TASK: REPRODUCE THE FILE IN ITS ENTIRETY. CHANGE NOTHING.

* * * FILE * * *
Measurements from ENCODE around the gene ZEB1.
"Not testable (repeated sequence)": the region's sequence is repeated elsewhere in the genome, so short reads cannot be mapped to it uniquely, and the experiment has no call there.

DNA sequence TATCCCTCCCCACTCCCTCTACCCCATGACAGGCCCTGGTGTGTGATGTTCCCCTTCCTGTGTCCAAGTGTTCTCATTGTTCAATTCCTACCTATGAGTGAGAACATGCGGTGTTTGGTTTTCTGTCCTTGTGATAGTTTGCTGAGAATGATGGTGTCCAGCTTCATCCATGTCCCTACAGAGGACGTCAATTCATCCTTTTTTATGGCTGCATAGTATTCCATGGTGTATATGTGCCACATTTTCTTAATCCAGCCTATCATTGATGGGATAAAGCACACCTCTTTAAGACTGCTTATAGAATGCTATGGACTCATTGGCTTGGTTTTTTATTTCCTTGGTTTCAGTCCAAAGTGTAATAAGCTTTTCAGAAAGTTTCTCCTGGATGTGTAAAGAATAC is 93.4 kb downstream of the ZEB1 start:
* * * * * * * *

Measurements from ENCODE around the gene ZEB1.
"Not testable (repeated sequence)": the region's sequence is repeated elsewhere in the genome, so short reads cannot be mapped to it uniquely, and the experiment has no call there.

DNA sequence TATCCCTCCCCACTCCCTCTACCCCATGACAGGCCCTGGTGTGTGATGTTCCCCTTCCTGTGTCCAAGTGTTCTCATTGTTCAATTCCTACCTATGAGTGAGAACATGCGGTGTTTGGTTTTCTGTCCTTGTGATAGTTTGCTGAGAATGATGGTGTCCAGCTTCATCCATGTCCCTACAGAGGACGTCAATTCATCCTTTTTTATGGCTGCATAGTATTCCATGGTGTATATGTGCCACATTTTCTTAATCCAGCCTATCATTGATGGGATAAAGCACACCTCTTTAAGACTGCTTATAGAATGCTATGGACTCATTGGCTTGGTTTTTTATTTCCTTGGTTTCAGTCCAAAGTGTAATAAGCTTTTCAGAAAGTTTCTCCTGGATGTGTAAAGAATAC is 93.4 kb downstream of the ZEB1 start: